This is a review, or perhaps more of a practical, first impression, non-technical summary using the Fujinon 18-135mm f/3.5-5.6 R LM OIS lens on holiday. Reviews and further reading are listed at the end.

I’ve been warned several times, by different people, mostly people who earn money as photographers, that superzooms are the worst thing ever and must be avoided at all costs. When using the Panasonic GH5 I bought a 14-140mm (equivalent to 28-280mm in 35mm terms) lens with image stabilization and soon realized that it was my most used lens, mainly because of the versatility of the wide focal range. It required light and preferably lots of it to deliver good results, but if I were going to an event where I had to stay in the background or didn’t really know what to expect, I’d grab the super zoom in a heartbeat.

So after switching to Fuji I felt there was something missing. All my primes were great, and the Fujinon 55-200mm was perfect for some occasions, but when I could just bring one lens the Fujinon 18-55mm felt a bit short on the long end so I started looking at reviews for the 18-135mm.

It’s not much bigger than the 18-55mm kit lens, but with an f/3.5 aperture, it requires more light, and to get any kind of bokeh you have to use the long end of the tele. It has optical image stabilization which works great, but the same lame aperture ring as the 18-55mm with no full stops. Still, the aperture ring feels nice and clicky. What I don’t like is how it looks and feels when zoomed all the way out.

It also has, at least mine does, a strange sluggish feel to the zoom ring when zooming past 100mm. Yuck! Other than that it’s pretty much the same build quality as the 18-55mm.

The main reason, perhaps only reason, to get such a lens is the versatility; At 28mm (in 35mm speak) you can get wide enough shots to use in tight spaces. When zooming in you can get pretty close to your subjects while staying at a comfortable distance, which is nice for introverts like me.

The reach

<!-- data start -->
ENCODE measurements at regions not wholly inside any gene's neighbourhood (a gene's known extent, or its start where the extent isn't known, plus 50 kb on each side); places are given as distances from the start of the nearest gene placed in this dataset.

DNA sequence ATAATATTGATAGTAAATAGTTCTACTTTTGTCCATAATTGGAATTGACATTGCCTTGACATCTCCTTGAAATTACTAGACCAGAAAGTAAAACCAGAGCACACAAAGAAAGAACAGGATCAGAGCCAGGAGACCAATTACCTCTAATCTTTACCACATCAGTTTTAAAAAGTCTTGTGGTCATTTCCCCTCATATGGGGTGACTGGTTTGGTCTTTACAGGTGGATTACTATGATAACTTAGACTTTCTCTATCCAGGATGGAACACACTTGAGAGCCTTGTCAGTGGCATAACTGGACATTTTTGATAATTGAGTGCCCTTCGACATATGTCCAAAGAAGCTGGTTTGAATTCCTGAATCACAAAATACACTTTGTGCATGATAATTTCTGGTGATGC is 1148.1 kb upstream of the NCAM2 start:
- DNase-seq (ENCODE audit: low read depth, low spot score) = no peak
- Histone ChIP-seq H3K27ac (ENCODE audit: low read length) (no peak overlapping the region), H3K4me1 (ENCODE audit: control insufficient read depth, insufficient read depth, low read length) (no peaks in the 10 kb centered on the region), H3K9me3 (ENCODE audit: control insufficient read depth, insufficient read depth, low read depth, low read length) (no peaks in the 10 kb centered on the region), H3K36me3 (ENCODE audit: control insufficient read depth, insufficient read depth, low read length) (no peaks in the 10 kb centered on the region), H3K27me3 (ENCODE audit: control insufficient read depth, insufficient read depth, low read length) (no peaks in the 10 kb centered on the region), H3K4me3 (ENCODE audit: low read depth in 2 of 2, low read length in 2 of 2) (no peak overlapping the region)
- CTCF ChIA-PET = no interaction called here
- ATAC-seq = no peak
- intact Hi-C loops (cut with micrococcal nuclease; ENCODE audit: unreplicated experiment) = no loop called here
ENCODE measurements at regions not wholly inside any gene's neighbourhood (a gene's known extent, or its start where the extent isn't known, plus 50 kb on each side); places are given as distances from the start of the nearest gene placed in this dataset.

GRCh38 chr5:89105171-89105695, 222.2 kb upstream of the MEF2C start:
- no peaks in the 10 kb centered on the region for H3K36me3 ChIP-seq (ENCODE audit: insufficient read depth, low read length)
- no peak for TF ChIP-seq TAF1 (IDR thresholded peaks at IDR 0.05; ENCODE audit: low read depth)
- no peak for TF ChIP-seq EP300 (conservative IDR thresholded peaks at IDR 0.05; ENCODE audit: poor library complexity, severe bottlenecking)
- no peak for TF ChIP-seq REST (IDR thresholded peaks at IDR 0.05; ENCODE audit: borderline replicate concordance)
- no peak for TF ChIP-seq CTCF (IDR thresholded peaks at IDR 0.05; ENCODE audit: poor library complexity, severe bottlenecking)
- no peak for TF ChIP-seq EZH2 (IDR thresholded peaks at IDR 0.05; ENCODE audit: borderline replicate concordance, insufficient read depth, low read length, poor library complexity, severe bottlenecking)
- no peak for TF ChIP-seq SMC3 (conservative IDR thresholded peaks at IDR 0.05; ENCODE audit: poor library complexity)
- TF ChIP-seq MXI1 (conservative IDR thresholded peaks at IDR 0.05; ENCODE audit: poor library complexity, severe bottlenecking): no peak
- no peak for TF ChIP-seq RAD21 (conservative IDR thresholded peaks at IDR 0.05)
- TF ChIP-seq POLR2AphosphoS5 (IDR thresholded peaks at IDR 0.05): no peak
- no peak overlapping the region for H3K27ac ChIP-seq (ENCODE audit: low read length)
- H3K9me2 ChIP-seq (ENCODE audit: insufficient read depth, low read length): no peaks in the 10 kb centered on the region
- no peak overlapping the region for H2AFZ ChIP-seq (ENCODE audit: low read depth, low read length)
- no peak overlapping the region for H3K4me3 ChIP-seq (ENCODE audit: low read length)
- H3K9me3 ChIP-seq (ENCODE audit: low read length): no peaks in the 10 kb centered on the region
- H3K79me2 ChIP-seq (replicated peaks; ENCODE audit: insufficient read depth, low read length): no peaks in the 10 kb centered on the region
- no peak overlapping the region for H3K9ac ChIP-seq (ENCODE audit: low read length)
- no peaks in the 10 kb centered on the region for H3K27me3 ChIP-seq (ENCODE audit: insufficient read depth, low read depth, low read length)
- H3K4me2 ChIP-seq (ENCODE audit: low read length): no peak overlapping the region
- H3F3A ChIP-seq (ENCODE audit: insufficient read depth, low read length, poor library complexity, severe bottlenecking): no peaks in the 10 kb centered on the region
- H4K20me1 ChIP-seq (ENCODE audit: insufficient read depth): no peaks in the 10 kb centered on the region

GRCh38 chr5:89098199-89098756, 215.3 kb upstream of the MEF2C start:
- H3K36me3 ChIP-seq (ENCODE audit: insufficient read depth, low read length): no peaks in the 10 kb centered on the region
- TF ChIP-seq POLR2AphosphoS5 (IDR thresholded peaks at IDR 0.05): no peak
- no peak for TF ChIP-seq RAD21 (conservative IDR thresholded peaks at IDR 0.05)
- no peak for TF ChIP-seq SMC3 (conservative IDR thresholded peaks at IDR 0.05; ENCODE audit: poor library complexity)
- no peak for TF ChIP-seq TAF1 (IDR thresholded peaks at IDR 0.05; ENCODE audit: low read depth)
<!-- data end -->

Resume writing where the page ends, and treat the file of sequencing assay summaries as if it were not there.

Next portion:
In the photo below I was standing at the bottom of this nice waterfall, while my wife and daughter went up to go under it.

I could get both shots without moving much and even zoom in on the top of the waterfall.

I intentionally used this lens for most of my photos during this holiday, only swapping it out for the X-T30 with the 16mm f/2.8 when my wife ran away with the X-T3 with the superzoom mounted.

A few more shots from the trip:

From our apartment in Bergen
A tiny cabin at Hardangervidda.
Some sheeps in Karmøy. I was standing way outside of the fence and once again the reach came in handy to get closer to the sheep.
The family taking a ride at Kongeparken amusement park, zoomed in to about 100mm.
Standing in the same place, almost at the wide end. Versatility is the key 😉
Norwegian street photo at Hardangervidda/Haukeli.
Some dude in Bergen, being appreciated by the seagulls.
A boat at Odda.
And zooming in at the background.

The verdict

This lens is a special purpose lens with great usability, huge reach, nice enough wide end and it delivers decent quality, given enough light. By calling it a special purpose lens, I mean it replaces the need for a bunch of lenses, saves you time and hassle swapping those lenses and is perfect for all-around shooting on holidays or at events you cannot plan for. All of this versatility comes with a price though, and that is a bulky lens, clunky zoom ring at the long end, severe autofocus problems in low light and good, but not perfect optical performance.

In conclusion, I like the lens a lot, and it gave me the opportunity to get shots I wouldn’t have otherwise, like the one in the waterpark, zooming in to 100mm and then out to 18mm in a matter of seconds. It only struggled with autofocus in low light, the stabilization was impressive and I liked the photos. But when I compared it to my Fujicrons under the same conditions it doesn’t look as good, but that’s to be expected. This will never be my main lens, but it will likely be my primary holiday lens in the near future.


Further reading